Tag Info

New answers tagged

1

One way that works is via the menu configuration.. Mouse right-click on the menu button and click Configure..: Click Open the menu editor: Within the opened editor, go to the application of interest and open Properties where additional information can be added to the Comment box: Now, searching for this comment is possible via the search box: ...


1

With awk you could also run: find . -type f -exec awk 'BEGIN{cx=0; cy=0}; /FIND/{cx++} /ME/{cy++}; END{if (cx > 0 && cy > 0) print FILENAME}' {} \; It uses cx and cy to count for lines matching FIND and respectively ME. In the END block, if both counters > 0, it prints the FILENAME. This would be faster/more efficient with gnu awk: find . ...


1

In fact a simplified form of that command works: catfish --path=%f In Thunar, go to Edit - Configure custom actions, and edit the Search action.


0

I don't know is there a possible solution for lxpanel, but you can have a menu like that with Whisker Menu in Xfce panel. Just install the package xfce4-whiskermenu-plugin then start xfce4-panel and add Whisker Menu. The package depends on some Xfce's packages, but I guess they worth it.


4

Running apropos '^system' works for me, returning the list of man pages where either the page name itself starts with system or the one line description starts with system. For example, the output on Debian (jessie) includes: system-config-printer (1) - configure a CUPS server sigset (3) - System V signal API I know of no clean way to tell apropros to ...


2

The apropos command searches both names and descriptions. But results could be filtered: apropos system | grep "^system"


3

n=$some_num { head -n"$(($(wc -l <in)-n))" >/dev/null grep 'match your string' } <in Unfortunately this requires reading the file entirely through w/ wc to get a line-count because it's not clear otherwise how many lines are in the file or how large $n is. That aside, this should be a very performant solution provided <in is a regular, ...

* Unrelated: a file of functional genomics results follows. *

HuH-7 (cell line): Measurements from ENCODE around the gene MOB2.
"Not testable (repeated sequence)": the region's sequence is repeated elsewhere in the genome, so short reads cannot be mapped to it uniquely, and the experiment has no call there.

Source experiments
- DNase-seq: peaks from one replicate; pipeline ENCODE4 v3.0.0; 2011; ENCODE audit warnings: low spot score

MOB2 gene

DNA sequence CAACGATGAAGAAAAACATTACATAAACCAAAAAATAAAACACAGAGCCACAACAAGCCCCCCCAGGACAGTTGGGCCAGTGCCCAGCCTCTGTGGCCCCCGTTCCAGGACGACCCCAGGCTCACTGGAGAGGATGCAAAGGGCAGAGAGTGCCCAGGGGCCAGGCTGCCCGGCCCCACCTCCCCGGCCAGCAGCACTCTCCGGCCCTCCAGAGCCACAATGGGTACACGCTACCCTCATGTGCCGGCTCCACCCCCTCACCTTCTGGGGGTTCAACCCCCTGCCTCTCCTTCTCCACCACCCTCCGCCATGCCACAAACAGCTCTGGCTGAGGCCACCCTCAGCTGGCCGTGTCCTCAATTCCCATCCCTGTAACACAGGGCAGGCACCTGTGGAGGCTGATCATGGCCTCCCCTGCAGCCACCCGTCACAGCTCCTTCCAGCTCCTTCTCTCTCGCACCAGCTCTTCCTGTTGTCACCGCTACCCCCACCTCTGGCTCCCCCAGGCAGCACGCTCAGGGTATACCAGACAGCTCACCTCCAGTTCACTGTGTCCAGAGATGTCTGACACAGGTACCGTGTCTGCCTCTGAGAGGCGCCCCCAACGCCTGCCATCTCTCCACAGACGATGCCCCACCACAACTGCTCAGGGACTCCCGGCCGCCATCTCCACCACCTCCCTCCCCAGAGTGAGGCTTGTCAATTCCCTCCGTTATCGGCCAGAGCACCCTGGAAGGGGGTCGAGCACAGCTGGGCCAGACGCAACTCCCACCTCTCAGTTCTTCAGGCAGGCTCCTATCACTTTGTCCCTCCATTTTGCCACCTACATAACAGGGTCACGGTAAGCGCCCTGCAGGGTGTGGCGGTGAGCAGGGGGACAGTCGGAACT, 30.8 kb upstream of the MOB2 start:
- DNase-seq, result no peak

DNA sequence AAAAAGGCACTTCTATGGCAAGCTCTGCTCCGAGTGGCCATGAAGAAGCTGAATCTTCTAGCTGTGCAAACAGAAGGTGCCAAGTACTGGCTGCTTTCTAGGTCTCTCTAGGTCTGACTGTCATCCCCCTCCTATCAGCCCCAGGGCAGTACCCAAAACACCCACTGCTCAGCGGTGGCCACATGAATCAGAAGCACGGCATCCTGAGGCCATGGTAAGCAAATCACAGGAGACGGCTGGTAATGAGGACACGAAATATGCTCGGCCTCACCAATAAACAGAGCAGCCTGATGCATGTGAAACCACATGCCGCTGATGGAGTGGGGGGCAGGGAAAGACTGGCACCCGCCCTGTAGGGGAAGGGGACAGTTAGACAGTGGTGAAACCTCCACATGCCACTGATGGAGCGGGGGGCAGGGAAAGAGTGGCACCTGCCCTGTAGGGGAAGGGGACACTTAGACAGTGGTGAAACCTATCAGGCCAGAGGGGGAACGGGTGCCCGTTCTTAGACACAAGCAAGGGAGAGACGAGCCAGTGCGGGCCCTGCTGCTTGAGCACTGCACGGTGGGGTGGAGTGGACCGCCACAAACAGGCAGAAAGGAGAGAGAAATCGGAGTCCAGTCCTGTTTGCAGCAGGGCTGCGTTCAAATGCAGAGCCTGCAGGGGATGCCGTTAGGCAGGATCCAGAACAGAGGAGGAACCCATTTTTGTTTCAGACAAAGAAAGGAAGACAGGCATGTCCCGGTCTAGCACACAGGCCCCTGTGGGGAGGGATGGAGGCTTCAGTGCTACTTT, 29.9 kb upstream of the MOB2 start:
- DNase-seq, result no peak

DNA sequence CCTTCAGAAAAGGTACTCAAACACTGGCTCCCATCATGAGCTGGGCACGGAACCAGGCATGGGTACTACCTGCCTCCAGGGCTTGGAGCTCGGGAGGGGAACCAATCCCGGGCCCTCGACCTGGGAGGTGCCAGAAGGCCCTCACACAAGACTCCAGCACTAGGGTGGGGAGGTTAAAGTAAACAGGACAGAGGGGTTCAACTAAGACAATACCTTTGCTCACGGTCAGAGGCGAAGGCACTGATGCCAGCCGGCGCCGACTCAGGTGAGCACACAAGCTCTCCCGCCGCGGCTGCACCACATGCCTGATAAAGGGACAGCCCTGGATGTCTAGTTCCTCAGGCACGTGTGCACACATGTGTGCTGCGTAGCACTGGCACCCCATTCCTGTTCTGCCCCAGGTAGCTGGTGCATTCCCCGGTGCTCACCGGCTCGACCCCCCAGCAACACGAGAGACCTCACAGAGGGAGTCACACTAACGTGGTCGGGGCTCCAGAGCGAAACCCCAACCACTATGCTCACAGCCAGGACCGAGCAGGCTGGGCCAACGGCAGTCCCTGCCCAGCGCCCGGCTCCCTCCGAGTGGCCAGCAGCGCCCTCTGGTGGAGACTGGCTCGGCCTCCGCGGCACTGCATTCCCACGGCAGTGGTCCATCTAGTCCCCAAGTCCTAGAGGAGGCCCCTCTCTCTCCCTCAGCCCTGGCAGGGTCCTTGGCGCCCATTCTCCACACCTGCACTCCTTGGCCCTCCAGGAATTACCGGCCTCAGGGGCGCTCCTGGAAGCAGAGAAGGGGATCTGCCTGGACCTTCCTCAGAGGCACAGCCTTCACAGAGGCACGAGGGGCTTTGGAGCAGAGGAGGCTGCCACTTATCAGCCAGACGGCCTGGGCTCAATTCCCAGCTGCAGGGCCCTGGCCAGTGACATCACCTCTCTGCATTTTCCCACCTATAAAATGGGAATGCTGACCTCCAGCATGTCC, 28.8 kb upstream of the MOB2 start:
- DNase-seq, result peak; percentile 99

2

You can do that with awk and a little bit of help: $ N=8 $ awk -v start_line="$(( $(wc -l < alphabet) - N + 1 ))" 'NR>=start_line && /e/' alphabet sierra whiskey yankee $ finds all lines containing e in the last 8 lines of the phonetic alphabet.  This has the drawback that it reads the entire input file twice.


4

If your shell supports it (zsh, bash, some implementations of ksh), you could utilise process substitution grep <pattern> <(tail -n5 yourfile.txt) Where -n5 means get the five last lines. Similarly, grep <pattern> <(head -n5 yourfile.txt) would search through the 5 first lines of yourfile.txt. Explanation Simply speaking, the ...


2

Why do you want to avoid pipe? If you really want to avoid pipe, then you will have to run two commands: tail -N filename > filename.tmp grep "string" filename.tmp (when N is the last number of lines)


0

Try PathPicker. PathPicker is a simple command line tool that solves the perpetual problem of selecting files out of bash output. Installation From examples: git status | fpp grep -r "FooBar" . | fpp find . -iname "*.js" | fpp Use the -ko option if you want go back to the list: -ko, --keep-open keep PathPicker open once a file ...



Top 50 recent answers are included